Gradually, however, Galway got to the pitch of the battle, thanks in no small way to the telling contribution of substitute Tomo Culhane, a player who didn’t make the match-day squad for last year’s All-Ireland final. The Salthill/Knocknacarra clubman scored 2-2 after coming on to revive the Tribesmen’s challenge

With Matthew Tierney also finding the opposition net, Galway were belatedly building up a head off steam. Mayo, however, just did enough to hold on with Towey, Aiden Orme and Bryan Walsh picking off some invaluable points, although it took Rory Byrne’s late save from Nathan Grainger to keep their noses in front.

For more, read this week’s Connacht Tribune.

Connacht Tribune Digital Edition App

Download the Connacht Tribune Digital Edition App to access to Galway’s best-selling newspaper.

Click HERE to download it for iPhone and iPad from Apple’s App Store, or HERE to get the Android Version from Google Play.

Or purchase the Digital Edition for PC, Mac or Laptop from Pagesuite  HERE.

Get the Connacht Tribune Live app
The Connacht Tribune Live app is the home of everything that is happening in Galway City and county. It’s completely FREE and features all the latest news, sport and information on what’s on in your area. Click HERE to download it for iPhone and iPad from Apple’s App Store, or HERE to get the Android Version from Google Play.

 

 

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Connacht Tribune

Galway hurlers and footballers get the handy stuff out of the way first

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Maigh Cuilinn's Owen Gallagher is challenged by Conor Glass of Glen during Sunday's All-Ireland Club Senior Football semi-final at Croke Park. Photo: Daire Brennan/ Sportsfile.

Inside Track with John McIntyre

Well, that was the expected seamless start to the new GAA season for the Galway footballers and hurlers in their weekend tournament fixtures. Neither team endured too much hardship in assembling big winning margins over Leitrim and Westmeath respectively.

Padraic Joyce’s footballers were first into action in Bekan last Friday evening. Though they were only facing a Division Four outfit, the Tribesmen fielded a strong enough team, including recalled trio John Maher, Barry McHugh and Ian Burke. As expected, the result was never in doubt as Galway sauntered to a 3-21 to 1-13 win.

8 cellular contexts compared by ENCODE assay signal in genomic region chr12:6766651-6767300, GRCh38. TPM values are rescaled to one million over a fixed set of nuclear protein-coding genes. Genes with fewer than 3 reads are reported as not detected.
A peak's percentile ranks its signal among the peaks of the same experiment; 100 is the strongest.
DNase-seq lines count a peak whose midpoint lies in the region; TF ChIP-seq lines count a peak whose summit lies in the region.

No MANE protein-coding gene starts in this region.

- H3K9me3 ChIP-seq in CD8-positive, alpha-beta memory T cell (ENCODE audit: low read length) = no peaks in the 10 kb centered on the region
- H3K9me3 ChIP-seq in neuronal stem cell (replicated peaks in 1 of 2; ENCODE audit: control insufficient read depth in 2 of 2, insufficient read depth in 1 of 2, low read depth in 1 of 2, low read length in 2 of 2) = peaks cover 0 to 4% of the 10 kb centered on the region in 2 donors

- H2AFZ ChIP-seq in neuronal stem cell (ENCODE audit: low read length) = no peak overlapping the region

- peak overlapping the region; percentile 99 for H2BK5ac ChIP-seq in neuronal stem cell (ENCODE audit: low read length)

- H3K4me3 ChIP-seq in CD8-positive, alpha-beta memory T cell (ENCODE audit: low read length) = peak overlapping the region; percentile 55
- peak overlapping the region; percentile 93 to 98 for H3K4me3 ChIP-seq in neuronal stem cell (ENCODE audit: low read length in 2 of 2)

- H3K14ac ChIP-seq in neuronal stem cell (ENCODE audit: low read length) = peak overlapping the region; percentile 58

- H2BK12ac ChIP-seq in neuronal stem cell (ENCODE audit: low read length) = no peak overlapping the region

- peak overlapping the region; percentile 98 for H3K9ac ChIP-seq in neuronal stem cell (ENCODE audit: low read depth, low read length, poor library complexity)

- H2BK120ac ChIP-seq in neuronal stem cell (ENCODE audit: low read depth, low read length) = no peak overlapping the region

Their star man was Rob Finnerty, who finished the game with 2-7, including a haul of 1-4 from play. Ian Burke was also impressive on his return to the inter-county scene, with both Seán Fitzgerald and Billy Mannion putting in big shifts at the heart of the Galway defence. They will face a big rise in tempo and class in Saturday’s semi-final against Mayo at the same venue.

It’s been a challenging start for new Mayo boss Kevin McStay. Losing Oisín Mullin to Australian Rules was bad enough, but the news this week that Lee Keegan – surely the greatest footballer never to have won an All-Ireland senior medal – is hanging up the inter-county boots is an incalculable blow to Mayo’s prospects for the year ahead.

The 33-year-old has given his heart and soul to the county’s cause over a decade of sterling service. Keegan always kept coming back for more despite suffering the kind of big-day agony which would have broken most players. The former Footballer of the Year won five All-Stars awards and seven Connacht championships, but his team simply couldn’t get over the line in All-Ireland finals.

For more, read this week’s Connacht Tribune.

Connacht Tribune Digital Edition App

Download the Connacht Tribune Digital Edition App to access to Galway’s best-selling newspaper.

Click HERE to download it for iPhone and iPad from Apple’s App Store, or HERE to get the Android Version from Google Play.

Or purchase the Digital Edition for PC, Mac or Laptop from Pagesuite  HERE.

Get the Connacht Tribune Live app
The Connacht Tribune Live app is the home of everything that is happening in Galway City and county. It’s completely FREE and features all the latest news, sport and information on what’s on in your area. Click HERE to download it for iPhone and iPad from Apple’s App Store, or HERE to get the Android Version from Google Play.